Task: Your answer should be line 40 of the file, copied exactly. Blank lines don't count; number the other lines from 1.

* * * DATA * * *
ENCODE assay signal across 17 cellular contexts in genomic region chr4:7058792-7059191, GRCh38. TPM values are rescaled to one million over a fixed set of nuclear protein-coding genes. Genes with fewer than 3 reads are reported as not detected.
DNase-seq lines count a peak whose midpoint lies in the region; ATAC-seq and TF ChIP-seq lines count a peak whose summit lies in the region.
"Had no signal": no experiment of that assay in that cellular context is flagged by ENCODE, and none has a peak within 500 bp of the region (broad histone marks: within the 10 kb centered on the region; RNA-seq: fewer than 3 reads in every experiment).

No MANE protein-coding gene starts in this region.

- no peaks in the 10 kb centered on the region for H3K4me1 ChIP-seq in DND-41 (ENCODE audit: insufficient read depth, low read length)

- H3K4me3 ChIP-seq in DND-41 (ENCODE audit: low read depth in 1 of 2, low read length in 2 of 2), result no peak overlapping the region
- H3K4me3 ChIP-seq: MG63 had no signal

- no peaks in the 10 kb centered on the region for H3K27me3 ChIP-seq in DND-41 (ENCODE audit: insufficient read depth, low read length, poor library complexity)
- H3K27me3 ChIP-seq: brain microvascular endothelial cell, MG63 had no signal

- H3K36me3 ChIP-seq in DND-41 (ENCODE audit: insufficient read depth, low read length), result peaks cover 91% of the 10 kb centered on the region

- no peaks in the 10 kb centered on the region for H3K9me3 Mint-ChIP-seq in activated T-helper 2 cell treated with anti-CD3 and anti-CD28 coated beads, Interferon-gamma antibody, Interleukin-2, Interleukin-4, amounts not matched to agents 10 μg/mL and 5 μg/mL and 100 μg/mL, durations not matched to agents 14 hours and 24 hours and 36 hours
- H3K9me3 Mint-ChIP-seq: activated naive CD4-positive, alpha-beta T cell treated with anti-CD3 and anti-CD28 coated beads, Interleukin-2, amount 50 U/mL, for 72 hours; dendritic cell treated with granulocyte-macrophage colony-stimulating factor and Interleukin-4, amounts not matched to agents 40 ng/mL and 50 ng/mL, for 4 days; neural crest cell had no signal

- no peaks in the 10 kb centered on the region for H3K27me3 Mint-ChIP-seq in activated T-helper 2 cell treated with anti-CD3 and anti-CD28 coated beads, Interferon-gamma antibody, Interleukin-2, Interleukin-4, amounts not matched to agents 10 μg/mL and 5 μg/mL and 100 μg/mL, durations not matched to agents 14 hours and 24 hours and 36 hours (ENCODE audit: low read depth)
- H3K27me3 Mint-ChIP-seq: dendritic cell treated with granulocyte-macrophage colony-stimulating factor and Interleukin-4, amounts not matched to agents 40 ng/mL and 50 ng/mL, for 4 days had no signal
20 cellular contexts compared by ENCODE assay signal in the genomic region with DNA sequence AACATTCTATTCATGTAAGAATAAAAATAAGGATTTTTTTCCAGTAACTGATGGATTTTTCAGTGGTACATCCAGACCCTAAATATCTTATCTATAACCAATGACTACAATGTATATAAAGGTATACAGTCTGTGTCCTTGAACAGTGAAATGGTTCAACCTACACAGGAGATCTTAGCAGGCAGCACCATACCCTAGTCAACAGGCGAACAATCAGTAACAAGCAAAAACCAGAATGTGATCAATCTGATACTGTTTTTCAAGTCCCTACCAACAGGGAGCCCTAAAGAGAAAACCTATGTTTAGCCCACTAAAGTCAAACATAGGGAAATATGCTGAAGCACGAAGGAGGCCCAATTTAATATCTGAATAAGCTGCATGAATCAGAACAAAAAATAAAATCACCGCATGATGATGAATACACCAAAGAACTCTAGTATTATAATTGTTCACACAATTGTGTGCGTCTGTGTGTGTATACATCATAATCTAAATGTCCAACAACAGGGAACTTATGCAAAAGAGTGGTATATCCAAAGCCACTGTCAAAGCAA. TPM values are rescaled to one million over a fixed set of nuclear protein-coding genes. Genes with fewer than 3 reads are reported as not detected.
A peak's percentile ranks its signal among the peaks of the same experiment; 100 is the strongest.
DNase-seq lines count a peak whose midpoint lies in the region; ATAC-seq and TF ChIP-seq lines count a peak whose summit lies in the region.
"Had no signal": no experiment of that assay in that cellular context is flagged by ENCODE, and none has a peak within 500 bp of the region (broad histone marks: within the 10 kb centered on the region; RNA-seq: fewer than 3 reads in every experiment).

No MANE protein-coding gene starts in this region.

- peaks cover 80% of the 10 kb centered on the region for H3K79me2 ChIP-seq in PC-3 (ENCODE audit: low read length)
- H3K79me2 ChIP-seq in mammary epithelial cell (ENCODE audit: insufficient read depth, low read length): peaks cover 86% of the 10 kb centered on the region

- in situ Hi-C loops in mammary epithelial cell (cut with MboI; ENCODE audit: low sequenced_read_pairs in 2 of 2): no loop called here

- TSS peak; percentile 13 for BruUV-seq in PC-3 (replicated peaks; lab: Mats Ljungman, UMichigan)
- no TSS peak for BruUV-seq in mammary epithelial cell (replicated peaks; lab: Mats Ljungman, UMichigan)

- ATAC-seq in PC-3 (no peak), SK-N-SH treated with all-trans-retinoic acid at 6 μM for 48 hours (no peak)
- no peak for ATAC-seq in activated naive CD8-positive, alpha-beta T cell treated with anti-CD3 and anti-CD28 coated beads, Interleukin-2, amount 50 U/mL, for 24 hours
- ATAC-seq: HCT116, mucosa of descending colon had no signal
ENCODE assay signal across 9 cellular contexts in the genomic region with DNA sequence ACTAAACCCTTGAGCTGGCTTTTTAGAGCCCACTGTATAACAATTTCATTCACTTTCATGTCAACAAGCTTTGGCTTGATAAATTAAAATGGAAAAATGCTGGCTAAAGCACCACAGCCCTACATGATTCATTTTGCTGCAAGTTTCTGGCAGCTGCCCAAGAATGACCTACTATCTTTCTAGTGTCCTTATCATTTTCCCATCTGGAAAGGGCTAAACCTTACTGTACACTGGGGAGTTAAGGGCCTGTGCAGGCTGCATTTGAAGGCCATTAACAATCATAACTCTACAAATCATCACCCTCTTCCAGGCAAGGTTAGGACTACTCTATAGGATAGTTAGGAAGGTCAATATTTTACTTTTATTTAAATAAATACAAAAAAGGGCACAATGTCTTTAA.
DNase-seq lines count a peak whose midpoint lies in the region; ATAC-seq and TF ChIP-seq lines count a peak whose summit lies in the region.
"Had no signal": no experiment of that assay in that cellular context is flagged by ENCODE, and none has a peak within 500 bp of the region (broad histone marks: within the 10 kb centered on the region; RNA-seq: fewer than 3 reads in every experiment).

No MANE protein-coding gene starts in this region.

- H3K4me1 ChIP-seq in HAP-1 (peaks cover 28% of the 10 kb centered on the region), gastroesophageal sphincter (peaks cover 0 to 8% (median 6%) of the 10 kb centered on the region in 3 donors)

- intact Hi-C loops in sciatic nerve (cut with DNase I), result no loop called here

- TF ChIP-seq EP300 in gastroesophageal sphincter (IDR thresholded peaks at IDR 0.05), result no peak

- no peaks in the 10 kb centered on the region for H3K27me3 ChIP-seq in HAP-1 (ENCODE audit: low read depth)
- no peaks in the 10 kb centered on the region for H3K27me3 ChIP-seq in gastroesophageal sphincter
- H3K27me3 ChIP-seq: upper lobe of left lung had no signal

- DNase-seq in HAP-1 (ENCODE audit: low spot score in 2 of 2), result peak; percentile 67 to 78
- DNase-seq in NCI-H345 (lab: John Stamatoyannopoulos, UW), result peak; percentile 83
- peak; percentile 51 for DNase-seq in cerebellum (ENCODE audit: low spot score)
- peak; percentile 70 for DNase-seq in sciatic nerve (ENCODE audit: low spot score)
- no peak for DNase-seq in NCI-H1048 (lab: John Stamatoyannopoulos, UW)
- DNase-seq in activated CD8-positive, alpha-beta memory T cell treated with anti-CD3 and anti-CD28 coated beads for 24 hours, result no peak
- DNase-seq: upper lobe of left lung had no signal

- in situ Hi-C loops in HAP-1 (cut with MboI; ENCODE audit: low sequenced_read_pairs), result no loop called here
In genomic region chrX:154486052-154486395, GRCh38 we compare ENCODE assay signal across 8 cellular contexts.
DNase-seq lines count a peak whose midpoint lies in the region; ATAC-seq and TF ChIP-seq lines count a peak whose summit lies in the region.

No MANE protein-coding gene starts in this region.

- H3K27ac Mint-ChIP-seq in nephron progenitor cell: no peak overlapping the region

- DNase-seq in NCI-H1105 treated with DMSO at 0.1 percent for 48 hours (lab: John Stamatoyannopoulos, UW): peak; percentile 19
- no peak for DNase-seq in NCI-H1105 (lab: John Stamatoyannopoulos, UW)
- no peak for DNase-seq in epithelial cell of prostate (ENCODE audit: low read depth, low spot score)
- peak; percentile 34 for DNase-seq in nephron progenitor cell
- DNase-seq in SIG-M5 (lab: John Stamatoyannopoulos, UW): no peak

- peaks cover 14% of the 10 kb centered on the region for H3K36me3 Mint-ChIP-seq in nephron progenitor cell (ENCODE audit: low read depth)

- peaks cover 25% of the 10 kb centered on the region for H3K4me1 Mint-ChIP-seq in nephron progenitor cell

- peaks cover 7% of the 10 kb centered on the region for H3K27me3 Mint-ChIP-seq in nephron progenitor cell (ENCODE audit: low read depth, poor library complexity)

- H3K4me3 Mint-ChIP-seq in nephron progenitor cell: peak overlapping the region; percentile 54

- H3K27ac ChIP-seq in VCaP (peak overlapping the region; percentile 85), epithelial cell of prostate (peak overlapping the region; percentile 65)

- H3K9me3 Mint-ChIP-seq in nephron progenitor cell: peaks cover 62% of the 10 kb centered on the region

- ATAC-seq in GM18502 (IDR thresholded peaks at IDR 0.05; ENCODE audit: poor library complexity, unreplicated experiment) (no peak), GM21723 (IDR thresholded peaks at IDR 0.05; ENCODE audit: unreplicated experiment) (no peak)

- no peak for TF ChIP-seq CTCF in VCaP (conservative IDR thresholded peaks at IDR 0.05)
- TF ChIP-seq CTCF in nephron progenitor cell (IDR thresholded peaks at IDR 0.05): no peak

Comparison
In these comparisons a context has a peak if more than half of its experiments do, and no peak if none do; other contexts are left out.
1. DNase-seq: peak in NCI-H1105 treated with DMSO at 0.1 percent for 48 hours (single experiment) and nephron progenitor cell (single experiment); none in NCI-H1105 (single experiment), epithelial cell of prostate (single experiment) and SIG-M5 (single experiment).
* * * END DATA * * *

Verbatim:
- peak; percentile 51 for DNase-seq in cerebellum (ENCODE audit: low spot score)